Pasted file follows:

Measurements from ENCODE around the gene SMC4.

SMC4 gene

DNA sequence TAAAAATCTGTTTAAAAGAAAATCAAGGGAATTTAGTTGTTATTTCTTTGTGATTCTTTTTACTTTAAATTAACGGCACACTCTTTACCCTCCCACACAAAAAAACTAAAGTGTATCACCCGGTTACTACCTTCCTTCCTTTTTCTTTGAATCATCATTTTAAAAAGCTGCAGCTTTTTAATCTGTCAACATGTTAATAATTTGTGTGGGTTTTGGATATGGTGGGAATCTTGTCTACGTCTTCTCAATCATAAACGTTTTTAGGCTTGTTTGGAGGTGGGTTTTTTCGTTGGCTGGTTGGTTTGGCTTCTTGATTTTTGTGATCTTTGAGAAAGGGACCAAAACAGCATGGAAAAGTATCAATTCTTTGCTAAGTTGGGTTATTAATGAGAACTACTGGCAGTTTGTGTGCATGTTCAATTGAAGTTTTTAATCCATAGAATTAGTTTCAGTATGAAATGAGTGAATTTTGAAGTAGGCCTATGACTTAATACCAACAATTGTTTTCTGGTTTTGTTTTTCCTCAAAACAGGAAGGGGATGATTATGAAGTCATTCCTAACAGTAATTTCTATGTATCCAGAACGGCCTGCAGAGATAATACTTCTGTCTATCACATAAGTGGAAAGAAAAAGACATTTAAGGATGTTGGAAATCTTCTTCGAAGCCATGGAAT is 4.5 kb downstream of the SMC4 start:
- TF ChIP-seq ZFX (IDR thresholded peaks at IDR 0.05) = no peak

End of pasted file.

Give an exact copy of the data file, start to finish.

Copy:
Measurements from ENCODE around the gene SMC4.

SMC4 gene

DNA sequence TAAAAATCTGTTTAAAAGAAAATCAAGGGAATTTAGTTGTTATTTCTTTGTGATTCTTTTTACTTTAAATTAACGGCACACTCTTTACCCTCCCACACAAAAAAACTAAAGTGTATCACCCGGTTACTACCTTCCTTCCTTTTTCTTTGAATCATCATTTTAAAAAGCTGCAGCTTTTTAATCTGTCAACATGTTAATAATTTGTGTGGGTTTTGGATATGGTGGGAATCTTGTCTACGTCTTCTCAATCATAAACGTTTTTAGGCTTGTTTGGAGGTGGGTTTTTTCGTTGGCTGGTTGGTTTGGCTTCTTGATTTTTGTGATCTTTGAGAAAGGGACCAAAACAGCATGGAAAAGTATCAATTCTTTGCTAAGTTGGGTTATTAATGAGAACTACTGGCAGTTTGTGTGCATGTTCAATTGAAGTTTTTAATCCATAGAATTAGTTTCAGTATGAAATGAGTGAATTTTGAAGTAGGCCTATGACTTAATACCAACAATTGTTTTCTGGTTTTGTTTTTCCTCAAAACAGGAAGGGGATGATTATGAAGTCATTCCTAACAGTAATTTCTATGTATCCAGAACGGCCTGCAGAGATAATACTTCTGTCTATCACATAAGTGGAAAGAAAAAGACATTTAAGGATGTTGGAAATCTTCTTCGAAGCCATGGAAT is 4.5 kb downstream of the SMC4 start:
- TF ChIP-seq ZFX (IDR thresholded peaks at IDR 0.05) = no peak